f James IslandCONNECTICUT--1st Battery Light Arty.; 6th and 7th Infantry. MASSACHUSETTS--1st Cavalry (Detachment); 28th Infantry. MICHIGAN--8th Infantry. NEW HAMPSHIRE--3rd Infantry. NEW YORK--1st Engineers (Detachment); 46th, 47th and 79th Infantry. PENNSYLVANIA--45th, 76th, 97th and 100th Infantry. RHODE ISLAND--Battery "I" 3rd Arty. UNITED STATES--Battery "E" 3rd Arty. July 9: Expedition to Fenwick Island(No Reports.) Aug. 13: Engagement, Black RiverU. S. Gunboat. Aug. 21: Action, Pinckney IslandNEW HAMPSHIRE--3rd Infantry (Detachment). Union loss, 3 killed, 3 wounded, 3 missing. Total, 9. Sept. 10: Skirmish, Kilkenny River(No Reports.) Sept. 24: Affair on Skull CreekNEW YORK--48th Infantry (Detachment). RHODE ISLAND--Battery "G" 3rd Arty. Sept. 30-Oct. 3: Reconn. on May and Savannah RiversNEW YORK--48th Infantry. RHODE ISLAND--Battery "G" 3rd Arty. Sept. 30-Oct. 13: Expedition from Hilton Head to St. John's Bluff, Fla.CONNECTICUT--1st Battery Light Arty.; 7th Infantry. MASS
Frederick H. Dyer, Compendium of the War of the Rebellion: Regimental Histories, New Hampshire Volunteers. (search)
o Bluffton March 20-24. Occupation of Edisto Island April 5. Affair at Watts' Court April 10. Reconnoissance of Seabrook Island April 14. Advance on Jehossie Island April 17. Skirmish Edisto Island April 18. Duty at Edisto Island till June 1. Operations on James Island June 1-28. Picket Affair June 8. Battle of Secessionville June 16. Evacuation of James Island and movement to Hilton Head June 28-July 7. Duty at Hilton Head till April, 1863. Affair at Pinckney Island August 21, 1862. Expedition up Broad River to Pocotaligo October 21-23. Action at Caston's and Frampton's Plantations, Pocotaligo, October 22. Movements against Charleston February 16-April 9, 1863. Moved to Seabrook Island April 23, thence to Folly Island, S. C., July 3. Assault on and capture of water batteries on Morris Island July 10. Assaults on Fort Wagner, Morris Island, July 11 and 18. Siege operations on Morris Island against Forts Wagner and Gregg and agai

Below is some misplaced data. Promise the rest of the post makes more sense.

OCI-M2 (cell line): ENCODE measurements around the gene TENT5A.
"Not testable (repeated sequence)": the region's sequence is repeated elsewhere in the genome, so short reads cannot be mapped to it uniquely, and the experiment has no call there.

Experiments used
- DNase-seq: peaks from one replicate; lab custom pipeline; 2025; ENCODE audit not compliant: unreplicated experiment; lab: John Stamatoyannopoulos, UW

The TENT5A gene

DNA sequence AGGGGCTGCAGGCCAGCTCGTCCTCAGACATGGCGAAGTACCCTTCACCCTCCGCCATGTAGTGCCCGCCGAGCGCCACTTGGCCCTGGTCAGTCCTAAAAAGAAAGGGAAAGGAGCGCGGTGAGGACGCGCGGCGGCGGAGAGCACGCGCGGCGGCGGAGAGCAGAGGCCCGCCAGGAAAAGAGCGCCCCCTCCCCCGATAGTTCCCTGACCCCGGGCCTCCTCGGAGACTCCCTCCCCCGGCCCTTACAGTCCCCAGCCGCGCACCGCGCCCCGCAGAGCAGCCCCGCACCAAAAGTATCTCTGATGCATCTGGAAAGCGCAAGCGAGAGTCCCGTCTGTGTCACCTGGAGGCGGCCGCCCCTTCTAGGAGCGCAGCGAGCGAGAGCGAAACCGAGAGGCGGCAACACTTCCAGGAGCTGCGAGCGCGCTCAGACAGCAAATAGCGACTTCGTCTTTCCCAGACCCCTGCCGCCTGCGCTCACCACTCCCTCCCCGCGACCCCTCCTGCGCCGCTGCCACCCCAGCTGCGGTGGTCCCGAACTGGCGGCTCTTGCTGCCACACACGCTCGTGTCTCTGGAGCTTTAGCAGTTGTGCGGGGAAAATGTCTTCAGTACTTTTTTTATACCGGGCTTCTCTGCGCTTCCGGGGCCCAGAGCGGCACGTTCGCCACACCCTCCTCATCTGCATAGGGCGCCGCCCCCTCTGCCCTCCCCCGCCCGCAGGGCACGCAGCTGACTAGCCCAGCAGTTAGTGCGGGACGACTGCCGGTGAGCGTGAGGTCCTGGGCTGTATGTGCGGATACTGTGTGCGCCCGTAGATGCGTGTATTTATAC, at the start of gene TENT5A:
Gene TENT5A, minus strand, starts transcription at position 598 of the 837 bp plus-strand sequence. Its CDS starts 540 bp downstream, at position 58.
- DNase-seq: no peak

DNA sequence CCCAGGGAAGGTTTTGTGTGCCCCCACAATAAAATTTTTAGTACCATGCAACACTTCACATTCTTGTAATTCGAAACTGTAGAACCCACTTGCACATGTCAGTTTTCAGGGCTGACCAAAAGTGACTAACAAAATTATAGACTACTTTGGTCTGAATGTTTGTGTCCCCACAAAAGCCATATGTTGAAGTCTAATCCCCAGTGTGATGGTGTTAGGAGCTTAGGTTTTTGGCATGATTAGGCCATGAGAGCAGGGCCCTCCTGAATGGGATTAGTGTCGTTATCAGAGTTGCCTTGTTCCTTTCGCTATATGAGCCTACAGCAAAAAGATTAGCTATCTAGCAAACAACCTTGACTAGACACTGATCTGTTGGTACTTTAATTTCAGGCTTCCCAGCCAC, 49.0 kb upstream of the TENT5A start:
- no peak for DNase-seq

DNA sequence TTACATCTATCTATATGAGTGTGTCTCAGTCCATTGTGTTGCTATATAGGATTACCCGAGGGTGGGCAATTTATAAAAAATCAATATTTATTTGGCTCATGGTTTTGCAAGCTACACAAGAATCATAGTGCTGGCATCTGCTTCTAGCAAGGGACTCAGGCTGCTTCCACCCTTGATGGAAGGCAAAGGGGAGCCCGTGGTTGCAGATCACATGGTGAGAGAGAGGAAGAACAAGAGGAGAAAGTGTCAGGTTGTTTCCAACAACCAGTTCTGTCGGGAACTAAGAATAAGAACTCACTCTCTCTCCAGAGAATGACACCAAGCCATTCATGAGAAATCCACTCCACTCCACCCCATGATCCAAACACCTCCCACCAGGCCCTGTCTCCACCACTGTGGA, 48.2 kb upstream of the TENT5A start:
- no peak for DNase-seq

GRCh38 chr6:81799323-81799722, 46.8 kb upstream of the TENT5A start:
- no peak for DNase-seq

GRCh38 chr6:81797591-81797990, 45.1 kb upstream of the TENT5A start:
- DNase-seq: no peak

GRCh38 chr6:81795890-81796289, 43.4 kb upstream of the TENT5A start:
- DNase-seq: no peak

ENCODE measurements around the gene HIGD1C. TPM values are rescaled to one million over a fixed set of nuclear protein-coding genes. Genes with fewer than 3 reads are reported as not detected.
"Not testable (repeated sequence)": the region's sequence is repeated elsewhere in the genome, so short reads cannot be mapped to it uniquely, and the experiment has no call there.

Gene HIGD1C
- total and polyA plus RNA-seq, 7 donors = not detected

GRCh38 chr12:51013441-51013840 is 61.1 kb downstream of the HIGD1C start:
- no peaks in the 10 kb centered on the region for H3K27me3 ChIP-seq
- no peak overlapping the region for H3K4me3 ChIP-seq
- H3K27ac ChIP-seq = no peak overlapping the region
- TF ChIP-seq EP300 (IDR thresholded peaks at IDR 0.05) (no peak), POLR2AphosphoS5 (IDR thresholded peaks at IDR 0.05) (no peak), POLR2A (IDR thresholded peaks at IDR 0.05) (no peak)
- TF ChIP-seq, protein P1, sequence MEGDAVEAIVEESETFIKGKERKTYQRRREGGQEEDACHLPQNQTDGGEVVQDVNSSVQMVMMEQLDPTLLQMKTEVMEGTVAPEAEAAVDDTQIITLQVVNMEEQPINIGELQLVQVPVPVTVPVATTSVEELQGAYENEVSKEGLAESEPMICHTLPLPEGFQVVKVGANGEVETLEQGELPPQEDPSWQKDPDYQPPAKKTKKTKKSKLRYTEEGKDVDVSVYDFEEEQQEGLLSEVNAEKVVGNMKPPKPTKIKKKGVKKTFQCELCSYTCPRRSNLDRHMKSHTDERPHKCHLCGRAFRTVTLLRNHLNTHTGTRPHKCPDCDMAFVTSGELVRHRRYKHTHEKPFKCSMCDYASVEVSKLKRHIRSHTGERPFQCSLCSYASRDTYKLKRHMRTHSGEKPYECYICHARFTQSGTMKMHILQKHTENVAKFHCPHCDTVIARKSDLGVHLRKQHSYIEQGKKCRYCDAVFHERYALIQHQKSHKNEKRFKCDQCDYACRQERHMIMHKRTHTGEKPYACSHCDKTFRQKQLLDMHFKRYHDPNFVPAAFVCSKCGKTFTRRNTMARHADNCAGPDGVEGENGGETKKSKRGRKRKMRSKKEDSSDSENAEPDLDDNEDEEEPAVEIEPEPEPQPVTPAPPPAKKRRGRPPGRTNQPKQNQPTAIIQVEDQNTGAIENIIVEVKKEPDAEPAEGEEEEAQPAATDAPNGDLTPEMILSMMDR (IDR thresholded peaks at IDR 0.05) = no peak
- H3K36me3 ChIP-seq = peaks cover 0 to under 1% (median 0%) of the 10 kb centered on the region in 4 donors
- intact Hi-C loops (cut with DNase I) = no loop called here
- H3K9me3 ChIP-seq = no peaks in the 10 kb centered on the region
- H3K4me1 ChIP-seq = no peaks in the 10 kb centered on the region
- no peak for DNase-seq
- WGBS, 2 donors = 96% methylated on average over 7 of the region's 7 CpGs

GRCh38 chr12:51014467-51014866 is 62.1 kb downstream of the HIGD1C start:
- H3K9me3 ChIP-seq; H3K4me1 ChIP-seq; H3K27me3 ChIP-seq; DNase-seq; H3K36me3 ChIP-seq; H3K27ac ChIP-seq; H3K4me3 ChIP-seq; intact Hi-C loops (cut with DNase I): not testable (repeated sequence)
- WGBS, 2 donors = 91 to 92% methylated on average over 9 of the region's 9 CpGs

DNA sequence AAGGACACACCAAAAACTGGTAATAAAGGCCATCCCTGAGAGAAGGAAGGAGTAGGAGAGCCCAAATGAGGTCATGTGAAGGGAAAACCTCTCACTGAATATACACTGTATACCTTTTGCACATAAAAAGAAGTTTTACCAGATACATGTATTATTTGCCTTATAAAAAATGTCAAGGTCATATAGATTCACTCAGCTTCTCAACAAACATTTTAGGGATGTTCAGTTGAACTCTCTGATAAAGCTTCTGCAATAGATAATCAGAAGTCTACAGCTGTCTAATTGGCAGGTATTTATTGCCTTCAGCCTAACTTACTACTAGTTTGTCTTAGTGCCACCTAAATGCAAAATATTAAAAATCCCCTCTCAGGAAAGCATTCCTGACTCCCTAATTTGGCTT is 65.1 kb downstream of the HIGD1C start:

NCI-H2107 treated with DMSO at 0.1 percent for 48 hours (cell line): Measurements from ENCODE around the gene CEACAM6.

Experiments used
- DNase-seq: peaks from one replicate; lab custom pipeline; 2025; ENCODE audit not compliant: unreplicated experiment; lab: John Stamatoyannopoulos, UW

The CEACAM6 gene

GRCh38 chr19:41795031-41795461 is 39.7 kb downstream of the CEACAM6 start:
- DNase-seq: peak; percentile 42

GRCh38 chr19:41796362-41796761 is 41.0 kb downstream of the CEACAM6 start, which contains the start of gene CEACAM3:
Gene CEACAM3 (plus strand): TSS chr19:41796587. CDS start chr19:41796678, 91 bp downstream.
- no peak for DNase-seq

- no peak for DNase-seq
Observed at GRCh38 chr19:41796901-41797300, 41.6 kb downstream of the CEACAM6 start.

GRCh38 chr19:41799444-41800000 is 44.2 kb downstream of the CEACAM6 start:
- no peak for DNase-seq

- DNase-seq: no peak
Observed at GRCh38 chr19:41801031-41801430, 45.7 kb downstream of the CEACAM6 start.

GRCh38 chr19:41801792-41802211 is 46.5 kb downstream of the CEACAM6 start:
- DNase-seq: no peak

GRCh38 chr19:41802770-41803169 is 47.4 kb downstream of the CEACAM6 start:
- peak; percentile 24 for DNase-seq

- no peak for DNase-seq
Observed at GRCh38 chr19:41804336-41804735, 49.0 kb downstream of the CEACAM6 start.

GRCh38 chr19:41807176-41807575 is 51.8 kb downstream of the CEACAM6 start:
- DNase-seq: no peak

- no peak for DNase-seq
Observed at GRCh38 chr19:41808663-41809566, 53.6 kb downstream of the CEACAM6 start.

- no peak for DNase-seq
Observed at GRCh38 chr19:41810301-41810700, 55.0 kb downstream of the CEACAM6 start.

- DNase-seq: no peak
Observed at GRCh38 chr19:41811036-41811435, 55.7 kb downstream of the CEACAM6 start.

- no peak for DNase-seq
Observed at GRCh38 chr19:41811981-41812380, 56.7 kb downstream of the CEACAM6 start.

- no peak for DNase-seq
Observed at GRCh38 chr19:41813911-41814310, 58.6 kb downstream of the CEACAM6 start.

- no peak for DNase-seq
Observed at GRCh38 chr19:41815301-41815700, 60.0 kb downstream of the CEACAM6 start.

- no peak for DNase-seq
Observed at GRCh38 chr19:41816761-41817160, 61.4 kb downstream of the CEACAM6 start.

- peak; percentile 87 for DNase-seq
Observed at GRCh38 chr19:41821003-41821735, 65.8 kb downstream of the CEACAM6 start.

Brigadier-General Ellison Capers, Confederate Military History, a library of Confederate States Military History: Volume 5, South Carolina (ed. Clement Anselm Evans), Chapter 4: (search)